Metal work wise our good friend Willy (www.londonmotorcyclewiring.co.uk) was enlisted to help as we were stacked out at that point, so some foam models were shaped for the front cowling and rear section, a tank was also begun although shortly after cutting the side profile we realised it almost exactly replicated the profile of the original tank but just moved forward and lower! So we took the original tank which we scalloped and moved to suit the lines then the foam models were taken and slowly wheeled, hammered and welded into aluminium versions. The front cowling we took inspiration from classic aviation and automobiles to recess a vinyl covered dash within and smoked visor on. The dash houses all the warning lights, mini speedo with warning lights and a tacho. The headlight is a simple small Bates. The rear cowling is made to be removed to reveal a small pillion seat under it and the seat design came from the idea that we wanted something very slim and to mount the battery monitor unit and charger in the vinyl covered panel sitting in the gap.
The fuel tank also benefited from all the internal being moved to fit properly as well as one of our custom-made fuel caps.
A simple aluminium cover hides the injection unsightly and the ignition switch has been relocated into another vinyl covered panel under the air box.
Frame modifications-wise, the only work done was to carefully remove the rear frame rails at a specific point, then model with foam the two frame extensions that integrate the rear Highsider LED lights within. These were then machined in aluminium a slotted into placed and pinned in. The effect, we think, is really minimal but you can see the lights a mile off!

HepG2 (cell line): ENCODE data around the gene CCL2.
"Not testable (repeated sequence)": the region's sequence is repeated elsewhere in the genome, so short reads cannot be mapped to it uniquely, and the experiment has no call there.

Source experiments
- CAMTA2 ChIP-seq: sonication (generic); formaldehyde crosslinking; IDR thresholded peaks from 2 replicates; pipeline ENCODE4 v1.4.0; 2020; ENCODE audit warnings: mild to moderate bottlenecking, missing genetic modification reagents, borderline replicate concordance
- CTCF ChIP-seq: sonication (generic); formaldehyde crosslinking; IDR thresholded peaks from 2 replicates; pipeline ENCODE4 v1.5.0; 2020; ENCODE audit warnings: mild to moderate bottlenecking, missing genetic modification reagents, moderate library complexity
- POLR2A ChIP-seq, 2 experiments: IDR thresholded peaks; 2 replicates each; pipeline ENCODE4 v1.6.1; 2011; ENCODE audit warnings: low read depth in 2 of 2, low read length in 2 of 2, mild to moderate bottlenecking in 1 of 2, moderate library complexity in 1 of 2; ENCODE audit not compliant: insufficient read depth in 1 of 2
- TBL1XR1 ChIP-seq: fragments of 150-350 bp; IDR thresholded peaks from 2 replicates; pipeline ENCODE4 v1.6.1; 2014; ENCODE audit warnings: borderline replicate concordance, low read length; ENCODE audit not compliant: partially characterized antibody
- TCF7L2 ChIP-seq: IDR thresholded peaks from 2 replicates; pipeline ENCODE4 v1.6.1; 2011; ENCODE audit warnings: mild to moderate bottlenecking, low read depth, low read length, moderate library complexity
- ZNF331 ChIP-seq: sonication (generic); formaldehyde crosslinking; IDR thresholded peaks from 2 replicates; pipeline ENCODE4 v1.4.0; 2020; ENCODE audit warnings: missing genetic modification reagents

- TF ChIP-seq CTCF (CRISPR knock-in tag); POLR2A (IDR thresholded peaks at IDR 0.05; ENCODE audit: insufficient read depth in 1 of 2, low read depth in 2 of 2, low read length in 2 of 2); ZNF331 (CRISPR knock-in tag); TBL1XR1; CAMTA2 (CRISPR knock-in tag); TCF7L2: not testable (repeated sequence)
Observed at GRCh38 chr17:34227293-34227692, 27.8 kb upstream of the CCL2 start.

Legalities were taken care of in the form of small Motogadget pin indicators mounted front and back alongside a rolled black and silver tin number plate mounted low and tight.
Tyres were changed to a more aggressive but still quite classic Dunlop K70’s.
A simple stainless exhaust was order of the day. Its short, it’s loud and it took quite some work to get the bike to perform and sound well with the right baffles, but we got there in the end!
All the unnecessary intake and exhaust gizmos and gadgets were duly removed and the ignition upgraded with a power commander. The air box was then drilled and intake ducting removed to free up space and improve airflow.
The air box and electrical covers were ditched and we then machined wooden formers I which to press and mould leather side panels to mimic side satchels along with leather retaining straps. We’re well known for our leather work and the snipe deserved some nice touches, our machined and laser cut leather grips and pegs, kickstarter and foam moulded knee pads all got attention as did the seat which is specially prepared and hand died to get just the right colour.
The final piece of the puzzle was the finishing: simple black satin cerakote from flying tiger coatings, satin bead blasting from Suffolk blast and a lovely drop of jaguar E-type grey with gold pinstriping and airbrushed shading from the talented hands of Black shuck kustom tied everything in perfectly!
Other little details include a machined finned brake caliper, custom Harrison floating brake disc, upgraded rear sprockets and chain, oil temperature filler cap, k-tech brake and clutch levers.
Special thanks to Willy for the extra help and to Chris from Xbikes who helped tune her up!
Also thanks to: Demeanour Customs, Flying Tiger Coatings, Suffolk Blast, Blackshuck Kustom, Harrison Performance, K Tech, London Motorcycle Wiring Co, XBikes, GB Upholstery, Cambrian Tyres, Number Plates 4u, So low choppers.
ALL PHOTO CREDITS TO SIMON BUCK PHOTOGRAPHY http://www.buckphoto.co.uk/